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November 5, 2023

Ozempic and Type 2 Diabetes: What Happens When You Stop?

Table of Contents

In this episode, Christa goes over the new “medication rage”: Ozempic. She shares the research, and her thoughts on weight loss, type 2 diabetes, and what to consider when thinking of taking the medication.

Key Topics: 

  • (0:40) Response to the New York Times Article “Ozempic Can Cause Major Weight Loss. What Happens if You Stop Taking It?”
  • (1:43) What is Ozempic? And how does it help someone living with Type 2 Diabetes? 
  • (4:24) What is causing the weight loss? 
  • (4:55) The major side effects of taking Ozempic. Are they good or bad?
  • (6:47) Advantages to taking Ozempic and what it does for your Type 2 Diabetes.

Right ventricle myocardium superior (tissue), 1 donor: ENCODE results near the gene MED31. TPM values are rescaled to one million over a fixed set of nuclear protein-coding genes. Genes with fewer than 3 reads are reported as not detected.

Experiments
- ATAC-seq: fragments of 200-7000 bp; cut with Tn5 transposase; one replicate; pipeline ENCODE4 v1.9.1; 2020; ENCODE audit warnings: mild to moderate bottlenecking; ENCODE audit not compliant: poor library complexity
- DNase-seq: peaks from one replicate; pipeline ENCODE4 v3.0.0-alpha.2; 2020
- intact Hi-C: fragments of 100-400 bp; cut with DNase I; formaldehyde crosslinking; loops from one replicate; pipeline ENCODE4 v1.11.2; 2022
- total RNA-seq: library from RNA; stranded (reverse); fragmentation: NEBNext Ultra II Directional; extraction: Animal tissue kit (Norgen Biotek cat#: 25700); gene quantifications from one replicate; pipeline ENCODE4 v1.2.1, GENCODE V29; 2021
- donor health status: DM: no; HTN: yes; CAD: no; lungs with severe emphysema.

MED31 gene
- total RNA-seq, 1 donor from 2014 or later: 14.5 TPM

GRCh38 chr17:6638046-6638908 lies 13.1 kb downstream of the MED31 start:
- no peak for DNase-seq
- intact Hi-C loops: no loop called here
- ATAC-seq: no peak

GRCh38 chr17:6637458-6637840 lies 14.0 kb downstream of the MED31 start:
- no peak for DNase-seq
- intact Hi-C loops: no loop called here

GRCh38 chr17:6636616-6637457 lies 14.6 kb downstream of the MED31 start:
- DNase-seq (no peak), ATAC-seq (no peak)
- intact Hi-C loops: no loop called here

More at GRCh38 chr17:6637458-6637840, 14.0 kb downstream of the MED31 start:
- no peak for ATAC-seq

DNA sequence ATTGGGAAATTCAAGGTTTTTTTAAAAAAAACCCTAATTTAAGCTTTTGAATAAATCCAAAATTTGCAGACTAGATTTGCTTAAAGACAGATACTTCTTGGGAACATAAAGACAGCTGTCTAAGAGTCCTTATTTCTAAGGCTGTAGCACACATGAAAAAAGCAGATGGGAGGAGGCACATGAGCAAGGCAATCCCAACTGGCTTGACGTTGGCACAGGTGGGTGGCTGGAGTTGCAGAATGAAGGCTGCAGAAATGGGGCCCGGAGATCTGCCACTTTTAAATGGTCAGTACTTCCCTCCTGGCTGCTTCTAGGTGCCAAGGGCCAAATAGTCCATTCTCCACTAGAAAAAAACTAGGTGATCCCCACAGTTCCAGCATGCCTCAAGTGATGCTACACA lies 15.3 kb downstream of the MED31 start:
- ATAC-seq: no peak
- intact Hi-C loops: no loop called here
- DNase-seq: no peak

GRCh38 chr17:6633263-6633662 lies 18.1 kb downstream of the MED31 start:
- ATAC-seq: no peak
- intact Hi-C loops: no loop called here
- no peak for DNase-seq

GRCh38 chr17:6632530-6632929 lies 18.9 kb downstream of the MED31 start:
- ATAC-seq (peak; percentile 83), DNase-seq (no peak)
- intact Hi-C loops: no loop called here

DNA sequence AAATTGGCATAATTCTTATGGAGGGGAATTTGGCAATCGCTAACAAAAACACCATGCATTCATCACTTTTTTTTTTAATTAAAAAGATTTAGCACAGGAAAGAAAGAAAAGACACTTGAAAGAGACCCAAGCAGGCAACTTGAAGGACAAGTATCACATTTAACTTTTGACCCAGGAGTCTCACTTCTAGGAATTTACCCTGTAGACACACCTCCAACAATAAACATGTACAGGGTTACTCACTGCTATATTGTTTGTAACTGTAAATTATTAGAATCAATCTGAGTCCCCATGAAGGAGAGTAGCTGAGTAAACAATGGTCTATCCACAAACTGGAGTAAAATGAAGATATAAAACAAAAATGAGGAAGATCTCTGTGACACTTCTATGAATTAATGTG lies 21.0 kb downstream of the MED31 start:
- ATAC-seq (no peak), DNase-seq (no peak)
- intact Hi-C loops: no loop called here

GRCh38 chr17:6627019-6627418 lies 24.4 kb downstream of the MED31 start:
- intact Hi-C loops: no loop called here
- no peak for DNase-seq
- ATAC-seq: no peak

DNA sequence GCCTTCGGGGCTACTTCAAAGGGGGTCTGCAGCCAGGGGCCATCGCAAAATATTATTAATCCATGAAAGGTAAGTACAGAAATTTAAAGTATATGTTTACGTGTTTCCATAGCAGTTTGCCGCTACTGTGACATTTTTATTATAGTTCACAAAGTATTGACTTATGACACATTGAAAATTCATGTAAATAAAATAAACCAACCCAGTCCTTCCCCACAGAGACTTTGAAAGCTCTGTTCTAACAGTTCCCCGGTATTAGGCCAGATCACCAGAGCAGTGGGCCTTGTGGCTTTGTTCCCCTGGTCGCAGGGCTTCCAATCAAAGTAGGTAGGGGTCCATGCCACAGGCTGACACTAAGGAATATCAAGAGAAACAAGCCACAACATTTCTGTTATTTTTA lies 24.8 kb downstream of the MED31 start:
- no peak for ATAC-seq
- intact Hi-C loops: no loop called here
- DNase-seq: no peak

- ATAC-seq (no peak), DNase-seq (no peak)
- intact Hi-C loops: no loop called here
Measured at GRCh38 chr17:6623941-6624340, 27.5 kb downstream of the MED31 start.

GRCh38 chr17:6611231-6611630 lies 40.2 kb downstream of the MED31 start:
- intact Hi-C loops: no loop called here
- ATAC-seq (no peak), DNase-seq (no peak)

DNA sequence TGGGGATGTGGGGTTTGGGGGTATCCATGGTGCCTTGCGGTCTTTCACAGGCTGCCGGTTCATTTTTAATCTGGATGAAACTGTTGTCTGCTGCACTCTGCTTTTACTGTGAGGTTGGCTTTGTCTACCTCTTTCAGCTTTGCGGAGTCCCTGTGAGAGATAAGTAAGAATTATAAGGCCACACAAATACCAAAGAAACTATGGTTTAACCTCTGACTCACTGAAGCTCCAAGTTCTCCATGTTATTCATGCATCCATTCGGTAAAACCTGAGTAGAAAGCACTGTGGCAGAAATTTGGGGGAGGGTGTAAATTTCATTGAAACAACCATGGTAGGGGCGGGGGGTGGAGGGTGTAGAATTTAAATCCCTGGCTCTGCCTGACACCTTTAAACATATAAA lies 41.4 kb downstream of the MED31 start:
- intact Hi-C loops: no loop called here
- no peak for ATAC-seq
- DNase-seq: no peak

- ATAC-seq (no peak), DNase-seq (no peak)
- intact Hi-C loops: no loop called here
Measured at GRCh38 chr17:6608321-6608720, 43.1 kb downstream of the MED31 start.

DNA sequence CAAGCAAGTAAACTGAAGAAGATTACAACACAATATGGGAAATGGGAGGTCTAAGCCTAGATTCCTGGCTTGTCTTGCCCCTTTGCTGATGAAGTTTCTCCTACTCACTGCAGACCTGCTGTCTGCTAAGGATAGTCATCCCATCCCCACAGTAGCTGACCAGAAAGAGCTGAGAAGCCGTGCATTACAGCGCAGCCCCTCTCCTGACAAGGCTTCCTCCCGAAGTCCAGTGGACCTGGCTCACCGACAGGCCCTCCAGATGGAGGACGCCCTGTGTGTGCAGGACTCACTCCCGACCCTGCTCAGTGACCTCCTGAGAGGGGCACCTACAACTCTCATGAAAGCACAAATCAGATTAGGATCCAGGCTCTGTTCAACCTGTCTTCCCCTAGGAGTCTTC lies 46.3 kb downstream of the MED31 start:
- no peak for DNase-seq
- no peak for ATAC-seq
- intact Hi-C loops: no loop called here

• (8:24) Let’s go to the research and see what happens when you come off Ozempic. 
  • (12:10) Lead researcher Domenica Rubino who conducted another study said in an interview that “…long-term treatment is needed to avoid weight regain. Weight regulation is incredibly complicated. It’s complicated physiology and there are all kinds of hormonal impacts that drive regain…”
  • (12:45) Christa’s response to why she disagrees and how researchers need to start analyzing other factors leading into treatment and post-treatment with Ozempic. Ozempic is also a medication used to help with blood sugar, the extra “perk” is weight loss. 
  • (14:07) Are we treating the person as a whole which includes an individuals lifestyle, stress factors, sleeping habits, eating patterns, and emotional state?

Ozempic Medication, Type 2 Diabetes, and Weight Loss: What You Need to Know

There has been quite a bit in the news between medication shortages and weight regain after taking this medication. The biggest question remains will the results stay the same AFTER taking the drug? What is actually true, what does the research say and what have been some professional observations in using the medication.

And if you didn’t know from the title of this podcast that medication is Ozempic.